- 1 bunch asparagus, ends trimmed, rubber band left on
- 1 pound linguini
- 1 cup Basil Aioli, recipe follows
- 1 cup shaved pecorino
- 1/2 teaspoon salt
- 1/2 teaspoon freshly ground black pepper
- 4 tablespoons butter
- 4 to 6 large eggs
- Salt and freshly ground black pepper
- Basil Aioli:
- 1 clove garlic, minced
- 2 large egg yolks*
- 2 teaspoons mustard
- 1 teaspoon lemon juice
- 1/4 cup finely chopped fresh basil leaves
- 1/2 teaspoon salt
- 1/4 teaspoon freshly ground black pepper
- 1/8 teaspoon cayenne
- 1/2 cup vegetable oil
- 1/2 cup extra-virgin olive oil
Bring a large pot of salted water to a boil over high heat. Add the asparagus and cook for 3 minutes. Transfer the asparagus to a bowl of ice water and let sit until cool, about 5 minutes. Remove from the water, remove the rubber band, and cut into 1-inch pieces.
Meanwhile, add the pasta to the large pot of salted water used to cook the asparagus and cook until tender but still firm to the bite, stirring occasionally, about 8 to 10 minutes. Drain pasta into a large bowl. Add the Basil Aioli, cut asparagus, shaved cheese, salt, and pepper. Stir to combine and place on a long, rectangular serving dish.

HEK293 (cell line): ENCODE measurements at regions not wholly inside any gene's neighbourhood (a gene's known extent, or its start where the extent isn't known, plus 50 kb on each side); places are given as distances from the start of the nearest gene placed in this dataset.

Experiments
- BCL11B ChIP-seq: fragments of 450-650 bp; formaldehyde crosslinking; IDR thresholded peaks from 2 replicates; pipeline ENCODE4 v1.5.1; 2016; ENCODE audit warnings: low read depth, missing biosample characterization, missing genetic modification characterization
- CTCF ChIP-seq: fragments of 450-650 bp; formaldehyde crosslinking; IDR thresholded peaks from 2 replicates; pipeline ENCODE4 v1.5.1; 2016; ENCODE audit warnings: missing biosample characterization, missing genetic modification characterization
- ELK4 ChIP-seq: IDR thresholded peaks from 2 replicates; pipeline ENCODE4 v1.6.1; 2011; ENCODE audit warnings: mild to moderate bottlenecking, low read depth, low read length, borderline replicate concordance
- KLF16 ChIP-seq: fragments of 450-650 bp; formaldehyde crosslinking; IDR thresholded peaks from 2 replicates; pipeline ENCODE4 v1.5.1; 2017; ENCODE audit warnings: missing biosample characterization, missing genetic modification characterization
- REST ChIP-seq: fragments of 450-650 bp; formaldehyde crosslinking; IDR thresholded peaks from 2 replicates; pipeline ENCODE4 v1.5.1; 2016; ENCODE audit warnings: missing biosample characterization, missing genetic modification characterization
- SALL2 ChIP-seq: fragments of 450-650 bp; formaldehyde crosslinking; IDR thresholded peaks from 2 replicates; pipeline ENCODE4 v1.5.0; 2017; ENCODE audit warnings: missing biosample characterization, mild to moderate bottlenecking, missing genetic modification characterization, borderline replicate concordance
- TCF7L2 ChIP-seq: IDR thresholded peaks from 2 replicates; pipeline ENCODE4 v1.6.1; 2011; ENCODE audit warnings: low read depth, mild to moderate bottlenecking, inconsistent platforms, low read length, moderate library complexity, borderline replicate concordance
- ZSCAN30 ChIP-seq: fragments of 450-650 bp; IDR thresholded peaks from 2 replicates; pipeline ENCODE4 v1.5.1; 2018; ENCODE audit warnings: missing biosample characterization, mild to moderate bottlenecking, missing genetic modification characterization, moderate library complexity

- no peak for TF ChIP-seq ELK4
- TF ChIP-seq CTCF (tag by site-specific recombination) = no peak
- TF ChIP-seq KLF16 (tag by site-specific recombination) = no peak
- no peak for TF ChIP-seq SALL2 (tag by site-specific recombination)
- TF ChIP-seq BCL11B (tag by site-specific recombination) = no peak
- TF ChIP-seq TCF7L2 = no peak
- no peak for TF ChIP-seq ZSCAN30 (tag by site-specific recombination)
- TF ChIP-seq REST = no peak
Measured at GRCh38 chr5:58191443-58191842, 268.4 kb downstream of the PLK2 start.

Place the butter in a medium skillet over medium-high heat. Add the eggs and sprinkle with salt and pepper. Fry the eggs to your liking. Place the eggs on top of the pasta and serve immediately.Basil Aioli:
Yield: 1 cup
Prep Time: 5 minutes
Combine the garlic, egg yolks, mustard, lemon juice, basil, salt, pepper, and cayenne in a food processor and run the machine to mix. With the machine running slowly drizzle in the vegetable and olive oil. Basil Aioli can be kept, covered, in the refrigerator for up to 3 days.
Contains Raw Eggs: The Food Network Kitchen suggest caution in consuming raw and lightly cooked eggs due to the slight risk of salmonella or other food-borne illness. To reduce this risk, we recommend you use only fresh, properly refrigerated, clean grade A or AA eggs with intact shells, and avoid contact between the yolks or whites and the shell. For recipes that call for eggs that are raw or undercooked when the dish is served, use shell eggs that have been treated to destroy salmonella, by pasteurization or another approved method.